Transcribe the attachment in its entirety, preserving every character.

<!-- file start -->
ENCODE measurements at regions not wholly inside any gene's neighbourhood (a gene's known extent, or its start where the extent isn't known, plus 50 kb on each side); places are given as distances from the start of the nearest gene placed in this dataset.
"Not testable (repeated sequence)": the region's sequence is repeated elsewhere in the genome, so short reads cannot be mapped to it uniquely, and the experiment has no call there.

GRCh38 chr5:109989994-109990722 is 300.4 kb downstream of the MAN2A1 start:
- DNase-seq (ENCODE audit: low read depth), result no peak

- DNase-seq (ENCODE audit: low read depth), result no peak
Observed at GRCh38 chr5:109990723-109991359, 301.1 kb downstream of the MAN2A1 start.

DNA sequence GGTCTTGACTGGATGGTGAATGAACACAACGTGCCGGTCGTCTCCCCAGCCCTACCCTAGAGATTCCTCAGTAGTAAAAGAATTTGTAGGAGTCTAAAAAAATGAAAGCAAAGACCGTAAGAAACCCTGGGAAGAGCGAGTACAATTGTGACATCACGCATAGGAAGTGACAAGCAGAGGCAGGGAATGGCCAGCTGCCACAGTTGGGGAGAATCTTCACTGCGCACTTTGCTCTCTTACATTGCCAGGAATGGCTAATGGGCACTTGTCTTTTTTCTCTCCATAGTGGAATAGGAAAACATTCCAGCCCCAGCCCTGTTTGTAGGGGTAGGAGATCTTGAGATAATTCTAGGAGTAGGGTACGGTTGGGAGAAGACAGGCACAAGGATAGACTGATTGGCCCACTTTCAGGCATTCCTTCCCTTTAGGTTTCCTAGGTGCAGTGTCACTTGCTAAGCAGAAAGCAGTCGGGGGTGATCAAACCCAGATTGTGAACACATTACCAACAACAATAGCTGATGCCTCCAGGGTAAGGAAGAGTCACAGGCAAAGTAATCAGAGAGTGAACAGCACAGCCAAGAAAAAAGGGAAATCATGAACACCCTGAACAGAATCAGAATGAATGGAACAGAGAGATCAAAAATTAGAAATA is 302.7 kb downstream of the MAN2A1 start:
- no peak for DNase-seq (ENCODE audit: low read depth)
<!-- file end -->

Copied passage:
ENCODE measurements at regions not wholly inside any gene's neighbourhood (a gene's known extent, or its start where the extent isn't known, plus 50 kb on each side); places are given as distances from the start of the nearest gene placed in this dataset.
"Not testable (repeated sequence)": the region's sequence is repeated elsewhere in the genome, so short reads cannot be mapped to it uniquely, and the experiment has no call there.

GRCh38 chr5:109989994-109990722 is 300.4 kb downstream of the MAN2A1 start:
- DNase-seq (ENCODE audit: low read depth), result no peak

- DNase-seq (ENCODE audit: low read depth), result no peak
Observed at GRCh38 chr5:109990723-109991359, 301.1 kb downstream of the MAN2A1 start.

DNA sequence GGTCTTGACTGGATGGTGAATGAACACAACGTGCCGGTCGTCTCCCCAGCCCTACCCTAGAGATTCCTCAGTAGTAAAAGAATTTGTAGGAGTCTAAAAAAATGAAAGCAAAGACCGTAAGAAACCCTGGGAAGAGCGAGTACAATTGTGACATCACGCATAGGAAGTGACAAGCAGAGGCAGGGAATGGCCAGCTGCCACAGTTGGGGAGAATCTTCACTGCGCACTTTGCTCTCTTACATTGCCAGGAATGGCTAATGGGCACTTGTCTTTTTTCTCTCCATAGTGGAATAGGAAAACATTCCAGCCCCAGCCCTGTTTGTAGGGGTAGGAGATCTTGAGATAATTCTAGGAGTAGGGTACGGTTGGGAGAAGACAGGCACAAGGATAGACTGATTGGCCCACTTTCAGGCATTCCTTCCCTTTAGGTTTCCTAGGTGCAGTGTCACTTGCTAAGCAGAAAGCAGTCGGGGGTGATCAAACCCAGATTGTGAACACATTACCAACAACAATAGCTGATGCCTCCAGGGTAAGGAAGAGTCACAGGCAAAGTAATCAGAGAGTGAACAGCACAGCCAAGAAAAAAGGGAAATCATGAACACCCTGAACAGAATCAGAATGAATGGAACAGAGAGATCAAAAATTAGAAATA is 302.7 kb downstream of the MAN2A1 start:
- no peak for DNase-seq (ENCODE audit: low read depth)